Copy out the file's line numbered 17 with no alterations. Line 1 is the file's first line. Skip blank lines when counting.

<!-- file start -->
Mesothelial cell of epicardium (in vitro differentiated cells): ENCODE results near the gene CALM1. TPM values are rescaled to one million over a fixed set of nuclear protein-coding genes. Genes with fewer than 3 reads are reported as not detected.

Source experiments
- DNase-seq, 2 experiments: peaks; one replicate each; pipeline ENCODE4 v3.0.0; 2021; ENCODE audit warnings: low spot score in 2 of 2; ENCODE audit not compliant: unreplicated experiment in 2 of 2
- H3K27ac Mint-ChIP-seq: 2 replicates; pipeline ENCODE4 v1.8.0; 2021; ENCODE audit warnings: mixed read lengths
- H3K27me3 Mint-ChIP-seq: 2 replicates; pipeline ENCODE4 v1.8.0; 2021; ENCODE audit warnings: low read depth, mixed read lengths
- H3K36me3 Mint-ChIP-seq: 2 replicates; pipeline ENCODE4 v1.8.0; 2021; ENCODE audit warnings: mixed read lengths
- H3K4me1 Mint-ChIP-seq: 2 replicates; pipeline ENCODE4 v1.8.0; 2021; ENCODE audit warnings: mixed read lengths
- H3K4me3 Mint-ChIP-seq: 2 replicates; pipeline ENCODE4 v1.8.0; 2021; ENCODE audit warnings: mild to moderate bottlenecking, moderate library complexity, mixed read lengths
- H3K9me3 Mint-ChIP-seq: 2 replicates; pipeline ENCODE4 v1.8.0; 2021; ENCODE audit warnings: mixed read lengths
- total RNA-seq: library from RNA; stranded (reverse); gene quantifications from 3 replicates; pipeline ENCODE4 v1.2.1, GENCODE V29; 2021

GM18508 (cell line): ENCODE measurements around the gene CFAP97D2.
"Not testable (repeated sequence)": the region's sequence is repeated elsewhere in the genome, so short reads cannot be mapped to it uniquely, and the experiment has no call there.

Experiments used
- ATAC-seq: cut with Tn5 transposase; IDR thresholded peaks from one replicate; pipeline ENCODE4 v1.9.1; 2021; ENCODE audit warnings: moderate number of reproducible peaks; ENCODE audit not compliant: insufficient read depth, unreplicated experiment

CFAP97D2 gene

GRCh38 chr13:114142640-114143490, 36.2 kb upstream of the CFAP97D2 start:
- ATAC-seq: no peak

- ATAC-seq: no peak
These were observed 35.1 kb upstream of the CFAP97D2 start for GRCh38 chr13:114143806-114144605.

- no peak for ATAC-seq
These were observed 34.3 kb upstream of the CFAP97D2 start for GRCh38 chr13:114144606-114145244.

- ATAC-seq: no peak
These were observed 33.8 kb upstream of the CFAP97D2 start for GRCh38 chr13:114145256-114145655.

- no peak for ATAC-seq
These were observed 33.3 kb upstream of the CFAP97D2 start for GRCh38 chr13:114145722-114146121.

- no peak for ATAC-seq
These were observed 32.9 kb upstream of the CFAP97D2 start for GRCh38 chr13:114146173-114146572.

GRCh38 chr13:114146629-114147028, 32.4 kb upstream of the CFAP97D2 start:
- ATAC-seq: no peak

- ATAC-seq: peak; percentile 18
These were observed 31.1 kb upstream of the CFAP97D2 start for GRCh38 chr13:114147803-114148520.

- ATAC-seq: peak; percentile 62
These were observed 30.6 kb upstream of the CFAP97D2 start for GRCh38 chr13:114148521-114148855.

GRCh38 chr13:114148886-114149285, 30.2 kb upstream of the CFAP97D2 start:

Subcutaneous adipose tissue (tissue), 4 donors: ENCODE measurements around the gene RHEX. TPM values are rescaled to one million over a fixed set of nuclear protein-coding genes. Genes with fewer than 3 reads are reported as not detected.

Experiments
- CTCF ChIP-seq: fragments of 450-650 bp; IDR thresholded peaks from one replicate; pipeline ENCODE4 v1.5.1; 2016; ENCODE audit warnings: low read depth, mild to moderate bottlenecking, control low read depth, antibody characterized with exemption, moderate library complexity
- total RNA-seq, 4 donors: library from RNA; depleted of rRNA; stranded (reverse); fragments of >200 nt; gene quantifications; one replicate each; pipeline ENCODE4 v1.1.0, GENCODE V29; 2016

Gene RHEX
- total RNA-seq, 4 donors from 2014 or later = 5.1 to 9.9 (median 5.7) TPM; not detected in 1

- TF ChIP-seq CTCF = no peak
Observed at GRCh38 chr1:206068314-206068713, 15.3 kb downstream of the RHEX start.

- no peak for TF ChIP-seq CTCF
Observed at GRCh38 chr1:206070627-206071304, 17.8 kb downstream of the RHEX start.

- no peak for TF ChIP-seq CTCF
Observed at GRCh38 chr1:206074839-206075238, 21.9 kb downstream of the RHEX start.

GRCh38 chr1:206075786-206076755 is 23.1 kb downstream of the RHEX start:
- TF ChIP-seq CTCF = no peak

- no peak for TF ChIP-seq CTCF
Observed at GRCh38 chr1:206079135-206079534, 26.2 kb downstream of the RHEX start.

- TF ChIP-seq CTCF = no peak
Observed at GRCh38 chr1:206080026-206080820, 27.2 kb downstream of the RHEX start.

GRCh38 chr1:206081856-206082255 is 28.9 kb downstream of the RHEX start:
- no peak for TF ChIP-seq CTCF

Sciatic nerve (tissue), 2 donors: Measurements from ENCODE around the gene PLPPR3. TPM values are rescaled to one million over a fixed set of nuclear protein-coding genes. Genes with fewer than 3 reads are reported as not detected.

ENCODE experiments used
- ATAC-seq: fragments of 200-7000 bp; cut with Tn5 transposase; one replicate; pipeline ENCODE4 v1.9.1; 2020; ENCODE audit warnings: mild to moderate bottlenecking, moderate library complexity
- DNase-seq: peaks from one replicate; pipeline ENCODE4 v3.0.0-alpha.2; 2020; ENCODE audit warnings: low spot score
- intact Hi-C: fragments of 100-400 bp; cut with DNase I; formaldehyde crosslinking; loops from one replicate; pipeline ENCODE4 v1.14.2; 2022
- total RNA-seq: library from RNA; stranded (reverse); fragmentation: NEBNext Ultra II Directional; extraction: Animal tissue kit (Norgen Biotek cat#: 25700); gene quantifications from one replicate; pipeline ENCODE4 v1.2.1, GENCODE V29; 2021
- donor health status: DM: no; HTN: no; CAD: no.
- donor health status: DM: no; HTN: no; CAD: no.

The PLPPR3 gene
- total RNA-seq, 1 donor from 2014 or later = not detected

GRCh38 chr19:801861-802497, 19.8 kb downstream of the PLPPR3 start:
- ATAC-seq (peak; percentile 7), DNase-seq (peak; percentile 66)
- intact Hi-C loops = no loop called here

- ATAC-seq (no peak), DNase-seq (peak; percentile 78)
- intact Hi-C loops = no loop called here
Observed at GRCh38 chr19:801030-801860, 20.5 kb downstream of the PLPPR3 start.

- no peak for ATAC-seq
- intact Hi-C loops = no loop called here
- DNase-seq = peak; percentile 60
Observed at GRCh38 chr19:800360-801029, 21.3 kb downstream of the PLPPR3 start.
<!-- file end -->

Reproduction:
- ATAC-seq: no peak